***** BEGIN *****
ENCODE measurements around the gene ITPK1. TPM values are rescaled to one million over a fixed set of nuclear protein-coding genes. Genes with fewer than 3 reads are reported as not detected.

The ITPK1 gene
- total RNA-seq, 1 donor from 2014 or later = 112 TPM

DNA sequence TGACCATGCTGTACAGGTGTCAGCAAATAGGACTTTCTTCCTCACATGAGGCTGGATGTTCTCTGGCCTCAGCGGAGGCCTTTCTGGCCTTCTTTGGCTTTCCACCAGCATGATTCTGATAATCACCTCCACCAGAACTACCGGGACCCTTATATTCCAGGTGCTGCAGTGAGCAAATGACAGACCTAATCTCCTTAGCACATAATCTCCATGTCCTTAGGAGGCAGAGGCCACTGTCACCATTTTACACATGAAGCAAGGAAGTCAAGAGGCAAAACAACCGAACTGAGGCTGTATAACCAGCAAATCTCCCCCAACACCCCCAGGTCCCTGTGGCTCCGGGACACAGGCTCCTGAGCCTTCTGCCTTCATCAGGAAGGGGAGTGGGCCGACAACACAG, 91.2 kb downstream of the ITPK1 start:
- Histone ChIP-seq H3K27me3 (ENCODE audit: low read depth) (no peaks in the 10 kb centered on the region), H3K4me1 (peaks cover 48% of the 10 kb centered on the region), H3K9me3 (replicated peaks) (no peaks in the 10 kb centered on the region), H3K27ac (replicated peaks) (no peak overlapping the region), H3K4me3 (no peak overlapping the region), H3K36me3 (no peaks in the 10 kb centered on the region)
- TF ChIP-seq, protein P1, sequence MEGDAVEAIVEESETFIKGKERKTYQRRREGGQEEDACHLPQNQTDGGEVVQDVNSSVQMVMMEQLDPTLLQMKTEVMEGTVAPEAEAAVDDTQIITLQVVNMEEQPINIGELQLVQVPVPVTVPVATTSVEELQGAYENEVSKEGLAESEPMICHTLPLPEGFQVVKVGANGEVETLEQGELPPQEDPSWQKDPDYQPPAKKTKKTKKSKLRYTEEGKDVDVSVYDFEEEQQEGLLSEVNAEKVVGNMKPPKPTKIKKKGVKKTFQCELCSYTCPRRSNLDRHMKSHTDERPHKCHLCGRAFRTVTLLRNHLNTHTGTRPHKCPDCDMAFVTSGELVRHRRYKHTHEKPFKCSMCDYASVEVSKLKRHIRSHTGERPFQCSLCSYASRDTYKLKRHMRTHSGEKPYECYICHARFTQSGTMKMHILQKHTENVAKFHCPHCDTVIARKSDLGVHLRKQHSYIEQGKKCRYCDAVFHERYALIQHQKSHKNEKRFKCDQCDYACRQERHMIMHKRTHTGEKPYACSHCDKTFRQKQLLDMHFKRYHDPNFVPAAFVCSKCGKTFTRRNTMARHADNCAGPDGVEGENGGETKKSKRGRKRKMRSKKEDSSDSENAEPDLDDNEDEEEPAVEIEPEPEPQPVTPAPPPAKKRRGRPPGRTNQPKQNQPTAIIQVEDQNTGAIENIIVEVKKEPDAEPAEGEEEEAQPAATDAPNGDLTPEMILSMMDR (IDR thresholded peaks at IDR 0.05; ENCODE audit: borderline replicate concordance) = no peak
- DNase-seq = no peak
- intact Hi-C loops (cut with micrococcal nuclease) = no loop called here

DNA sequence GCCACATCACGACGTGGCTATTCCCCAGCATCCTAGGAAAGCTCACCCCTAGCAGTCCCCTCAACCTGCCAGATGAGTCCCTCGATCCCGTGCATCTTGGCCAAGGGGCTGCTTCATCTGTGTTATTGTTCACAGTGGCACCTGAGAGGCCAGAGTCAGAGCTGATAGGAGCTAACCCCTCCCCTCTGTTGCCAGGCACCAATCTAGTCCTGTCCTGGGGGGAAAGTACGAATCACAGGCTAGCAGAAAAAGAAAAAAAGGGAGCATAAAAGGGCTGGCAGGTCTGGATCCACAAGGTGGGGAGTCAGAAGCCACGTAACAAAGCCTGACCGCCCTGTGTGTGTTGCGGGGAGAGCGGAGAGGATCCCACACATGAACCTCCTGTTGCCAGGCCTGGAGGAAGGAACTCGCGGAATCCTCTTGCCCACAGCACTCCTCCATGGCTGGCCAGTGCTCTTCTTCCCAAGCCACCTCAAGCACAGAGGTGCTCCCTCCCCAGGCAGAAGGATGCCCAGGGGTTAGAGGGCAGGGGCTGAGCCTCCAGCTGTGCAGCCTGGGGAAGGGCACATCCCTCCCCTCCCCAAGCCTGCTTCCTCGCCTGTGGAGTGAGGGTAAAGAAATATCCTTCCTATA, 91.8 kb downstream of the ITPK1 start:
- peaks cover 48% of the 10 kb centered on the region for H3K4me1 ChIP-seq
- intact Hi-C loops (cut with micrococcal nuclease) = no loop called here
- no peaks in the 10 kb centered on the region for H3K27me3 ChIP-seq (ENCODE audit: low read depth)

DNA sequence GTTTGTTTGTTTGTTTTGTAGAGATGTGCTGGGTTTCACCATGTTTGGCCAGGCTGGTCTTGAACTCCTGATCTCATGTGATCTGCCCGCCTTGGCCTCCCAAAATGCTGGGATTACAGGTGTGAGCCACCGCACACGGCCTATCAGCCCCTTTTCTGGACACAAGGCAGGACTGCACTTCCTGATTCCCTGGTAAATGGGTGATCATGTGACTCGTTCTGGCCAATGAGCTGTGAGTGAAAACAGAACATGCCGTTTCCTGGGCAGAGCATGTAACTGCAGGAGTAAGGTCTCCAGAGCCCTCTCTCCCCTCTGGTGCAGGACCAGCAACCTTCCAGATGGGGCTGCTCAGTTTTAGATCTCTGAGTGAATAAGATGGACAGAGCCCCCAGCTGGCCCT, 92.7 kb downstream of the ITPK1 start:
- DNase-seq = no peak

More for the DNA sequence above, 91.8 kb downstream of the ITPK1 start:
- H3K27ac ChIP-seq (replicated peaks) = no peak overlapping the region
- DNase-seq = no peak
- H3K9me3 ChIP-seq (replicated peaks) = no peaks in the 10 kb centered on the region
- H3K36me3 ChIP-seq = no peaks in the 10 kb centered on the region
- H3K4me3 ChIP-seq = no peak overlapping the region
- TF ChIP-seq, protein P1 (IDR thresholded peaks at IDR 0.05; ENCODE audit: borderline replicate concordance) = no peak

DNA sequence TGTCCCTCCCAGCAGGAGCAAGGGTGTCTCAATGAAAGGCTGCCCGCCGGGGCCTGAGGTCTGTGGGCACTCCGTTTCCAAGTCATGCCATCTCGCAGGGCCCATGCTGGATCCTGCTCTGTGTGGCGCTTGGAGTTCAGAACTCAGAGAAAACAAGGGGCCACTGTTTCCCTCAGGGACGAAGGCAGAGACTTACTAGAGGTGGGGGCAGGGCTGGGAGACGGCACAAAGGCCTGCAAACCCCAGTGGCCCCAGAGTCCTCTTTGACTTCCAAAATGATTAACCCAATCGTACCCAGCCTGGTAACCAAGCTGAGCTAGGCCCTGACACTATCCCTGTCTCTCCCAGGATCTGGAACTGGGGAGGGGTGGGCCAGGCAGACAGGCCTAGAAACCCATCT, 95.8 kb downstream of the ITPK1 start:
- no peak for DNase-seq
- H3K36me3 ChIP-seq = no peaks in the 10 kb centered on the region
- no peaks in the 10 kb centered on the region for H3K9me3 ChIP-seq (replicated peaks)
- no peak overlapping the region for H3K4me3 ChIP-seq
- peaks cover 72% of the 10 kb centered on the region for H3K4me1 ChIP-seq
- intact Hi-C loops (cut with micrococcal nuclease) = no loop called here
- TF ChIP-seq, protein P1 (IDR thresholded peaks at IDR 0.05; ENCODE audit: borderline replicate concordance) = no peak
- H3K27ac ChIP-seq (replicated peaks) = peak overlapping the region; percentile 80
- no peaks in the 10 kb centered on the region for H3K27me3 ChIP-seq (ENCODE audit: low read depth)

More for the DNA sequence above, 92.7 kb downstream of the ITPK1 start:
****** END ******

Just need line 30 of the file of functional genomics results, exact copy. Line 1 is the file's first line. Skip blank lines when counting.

- H3K27ac ChIP-seq (replicated peaks) = peak overlapping the region; percentile 80